“I AM MORE THAN AN ATHLETE …
“I AM A BLACK MAN, A FATHER,
“A SON, A BROTHER, & A FRIEND.”
It was a reminder that when the Sox traded Betts, they didn’t just give up their best player. They also lost a team leader and their moral center.
▪ The Red Sox have had a group of eight players working out at JetBlue Park since the facility reopened last week. Because they are rehabilitating injuries, Chris Sale and Alex Verdugo are allowed in the clubhouse and trainer’s room. The other six — Bradley, Michael Chavis, Tzu-Wei Lin, Nick Longhi, Chris Mazza, and Jose Peraza — have to stay outside and maintain social distancing.
All are 40-man roster players. Mazza, a righthander, was claimed off waivers from the Mets in December. Longhi, a first baseman and outfielder, is a minor leaguer who was invited to major league spring training.
▪ McHugh is well into a throwing program as he recovers from an elbow injury and will be pitching off the mound soon.
▪ The Sox have not yet decided if preseason workouts would be held in Boston or Fort Myers. Fenway Park has limitations, but the improved facilities for visiting teams under the third base stands — the clubhouse, trainer’s room, and weight room are all recently renovated — helps.
The Sox could require use of another field of two in the area for drills or live batting practice. At a time when baseball needs some good will, seeing big leaguers working out at one of the local colleges would be a good thing.
A deal the Rays keep winning
The 2018 trade deadline proved to be a turning point for the Rays and Pirates. Just not in the same direction.
The Rays, well out of contention, traded righthander Chris Archer to the Pirates for righthander Tyler Glasnow, outfielder Austin Meadows, and righthander Shane Baz, a former first-round pick.
The Pirates were seven games out of first place but only 3½ behind for the second wild card. They went for it.
Archer was as reliable as a starter could be at that point, having led the majors in starts (150) since 2014. But the Pirates missed the playoffs, going 5-5 in the games Archer started. He had a 4.30 ERA and four of his losses came against teams the Pirates were fighting for a wild-card spot.
Archer was 3-9 with a 5.19 ERA last season and missed 10 starts because of a shoulder injury. He had thoracic outlet surgery Tuesday and won’t pitch this season.
The Pirates hold an $11 million option on Archer for next season they’re sure to pass on. Archer was 6-12 with a 4.92 ERA for the Pirates for approximately $14 million, depending what happens this season.
The Rays went on to finish 90-72 in 2018 and were 96-66 last season before losing a five-game Division Series against the Astros. Meadows had a .922 OPS with 33 home runs and 89 RBIs last season.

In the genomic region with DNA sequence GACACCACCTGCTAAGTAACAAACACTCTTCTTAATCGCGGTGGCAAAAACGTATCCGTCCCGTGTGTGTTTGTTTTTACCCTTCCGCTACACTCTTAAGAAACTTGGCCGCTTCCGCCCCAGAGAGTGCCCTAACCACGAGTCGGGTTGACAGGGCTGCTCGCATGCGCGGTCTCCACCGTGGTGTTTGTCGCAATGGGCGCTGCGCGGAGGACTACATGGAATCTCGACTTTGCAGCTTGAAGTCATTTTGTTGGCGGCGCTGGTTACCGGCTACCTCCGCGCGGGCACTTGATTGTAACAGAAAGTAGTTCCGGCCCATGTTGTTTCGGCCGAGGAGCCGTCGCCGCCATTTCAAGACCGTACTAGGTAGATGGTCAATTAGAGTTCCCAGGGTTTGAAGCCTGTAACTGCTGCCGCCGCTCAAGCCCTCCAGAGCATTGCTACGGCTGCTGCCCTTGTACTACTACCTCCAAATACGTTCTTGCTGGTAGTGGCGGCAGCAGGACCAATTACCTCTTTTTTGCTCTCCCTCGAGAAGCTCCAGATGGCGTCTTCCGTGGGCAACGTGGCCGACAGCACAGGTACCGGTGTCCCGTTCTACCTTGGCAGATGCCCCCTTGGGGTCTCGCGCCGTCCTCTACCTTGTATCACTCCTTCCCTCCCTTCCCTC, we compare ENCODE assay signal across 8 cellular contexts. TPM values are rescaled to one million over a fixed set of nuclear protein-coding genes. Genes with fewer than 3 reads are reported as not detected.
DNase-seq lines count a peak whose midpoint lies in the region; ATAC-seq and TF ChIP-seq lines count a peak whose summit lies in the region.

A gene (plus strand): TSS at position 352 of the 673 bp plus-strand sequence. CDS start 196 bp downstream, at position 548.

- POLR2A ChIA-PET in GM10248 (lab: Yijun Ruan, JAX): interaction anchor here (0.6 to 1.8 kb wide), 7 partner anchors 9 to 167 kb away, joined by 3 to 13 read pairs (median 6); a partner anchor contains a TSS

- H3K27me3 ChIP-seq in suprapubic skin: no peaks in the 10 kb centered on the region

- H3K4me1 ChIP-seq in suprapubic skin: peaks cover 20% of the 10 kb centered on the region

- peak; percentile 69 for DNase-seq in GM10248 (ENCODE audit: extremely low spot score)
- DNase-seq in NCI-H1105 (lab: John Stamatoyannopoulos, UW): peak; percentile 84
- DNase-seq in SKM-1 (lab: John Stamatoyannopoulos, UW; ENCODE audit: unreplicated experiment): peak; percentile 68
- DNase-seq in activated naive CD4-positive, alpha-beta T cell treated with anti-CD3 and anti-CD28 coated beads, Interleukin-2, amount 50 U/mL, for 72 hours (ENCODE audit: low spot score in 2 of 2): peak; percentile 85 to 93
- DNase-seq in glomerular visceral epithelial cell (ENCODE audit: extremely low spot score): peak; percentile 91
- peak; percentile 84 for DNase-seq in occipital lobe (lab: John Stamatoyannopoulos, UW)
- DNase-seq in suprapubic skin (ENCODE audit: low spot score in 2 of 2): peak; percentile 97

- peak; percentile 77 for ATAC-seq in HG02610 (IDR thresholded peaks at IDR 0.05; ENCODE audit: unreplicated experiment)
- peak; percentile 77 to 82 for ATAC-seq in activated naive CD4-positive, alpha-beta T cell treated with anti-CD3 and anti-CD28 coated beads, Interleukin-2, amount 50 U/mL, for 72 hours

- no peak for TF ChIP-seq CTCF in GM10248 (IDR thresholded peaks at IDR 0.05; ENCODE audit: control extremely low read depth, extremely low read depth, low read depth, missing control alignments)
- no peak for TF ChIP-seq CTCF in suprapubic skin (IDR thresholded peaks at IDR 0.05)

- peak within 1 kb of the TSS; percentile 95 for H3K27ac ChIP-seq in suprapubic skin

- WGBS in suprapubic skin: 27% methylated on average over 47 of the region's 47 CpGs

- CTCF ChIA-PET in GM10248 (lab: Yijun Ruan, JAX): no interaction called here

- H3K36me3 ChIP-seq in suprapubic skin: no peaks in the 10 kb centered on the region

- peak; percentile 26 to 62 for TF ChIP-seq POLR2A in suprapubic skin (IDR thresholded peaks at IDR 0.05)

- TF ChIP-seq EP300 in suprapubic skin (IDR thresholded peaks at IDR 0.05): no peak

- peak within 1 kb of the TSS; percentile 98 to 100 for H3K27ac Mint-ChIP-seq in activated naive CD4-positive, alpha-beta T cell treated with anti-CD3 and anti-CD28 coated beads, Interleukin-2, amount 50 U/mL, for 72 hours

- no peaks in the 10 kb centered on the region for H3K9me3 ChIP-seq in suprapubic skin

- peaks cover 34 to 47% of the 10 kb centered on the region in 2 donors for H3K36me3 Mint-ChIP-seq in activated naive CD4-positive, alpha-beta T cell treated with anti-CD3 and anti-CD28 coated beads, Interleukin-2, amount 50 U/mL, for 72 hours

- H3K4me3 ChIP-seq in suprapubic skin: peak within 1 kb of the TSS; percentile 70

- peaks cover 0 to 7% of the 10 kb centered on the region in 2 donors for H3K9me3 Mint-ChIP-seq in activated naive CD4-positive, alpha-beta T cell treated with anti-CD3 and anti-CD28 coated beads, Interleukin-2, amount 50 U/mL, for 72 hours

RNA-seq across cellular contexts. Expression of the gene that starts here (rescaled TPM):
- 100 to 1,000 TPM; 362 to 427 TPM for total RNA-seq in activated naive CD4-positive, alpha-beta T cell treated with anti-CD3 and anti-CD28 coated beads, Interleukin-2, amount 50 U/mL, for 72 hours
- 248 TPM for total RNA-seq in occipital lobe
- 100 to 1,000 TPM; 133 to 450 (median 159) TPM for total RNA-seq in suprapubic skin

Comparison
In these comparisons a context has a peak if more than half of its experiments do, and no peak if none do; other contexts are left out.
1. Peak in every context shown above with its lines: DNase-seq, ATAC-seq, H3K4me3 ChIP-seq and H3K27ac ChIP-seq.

Glasnow has a 2.94 ERA in 23 starts for the Rays. He missed 21 starts last season because of an arm injury but pitched very well in September.
Baz had a 2.99 ERA in 17 starts in Single A and is one of Tampa Bay’s top five prospects. At worst, he’s a reliable reliever down the road.
Glasnow and Meadows cost the Rays $1.1 million last season and that could bump to $1.5 million this season.
The Rays added three young, talented, and inexpensive players, cut payroll, and traded a pitcher before he broke down. That’s winning a trade every way you can.
Some positive baseball news: Lindsey Duquette, the daughter of former Mets general manager Jim Duquette, is headed off to college eight years after receiving a kidney from her father. Lindsey was born with FSGS, a nephrotic syndrome. Jim Duquette, who now works for MLB Network Radio, is from Dalton. His brother, Pat, is the men’s basketball coach at UMass Lowell. Dan Duquette is their cousin … MLB should be very concerned that the NBA will find summer basketball to its liking and permanently move games to July and August beyond this season. The NBA is fast paced, the owners work in conjunction with the Players Association for the betterment of the sport, and star players have national profiles thanks to effective marketing and their willingness to engage the public. In other words, all the things baseball consistently fails at … Happy birthday to Heathcliff Slocumb, who is 54. The closer had a 5.79 ERA in 1997 when the Red Sox traded him to the Mariners for two prospects, Derek Lowe and Jason Varitek. You may be familiar with how they turned out. Jeff Pierce is 51. The righthander was claimed off waivers from the White Sox during spring training in 1994 and was 0-3 with a 6.60 ERA in 12 relief appearances for the Red Sox. That was the extent of his major league career.
Peter Abraham can be reached at firstname.lastname@example.org. Follow him on Twitter @PeteAbe.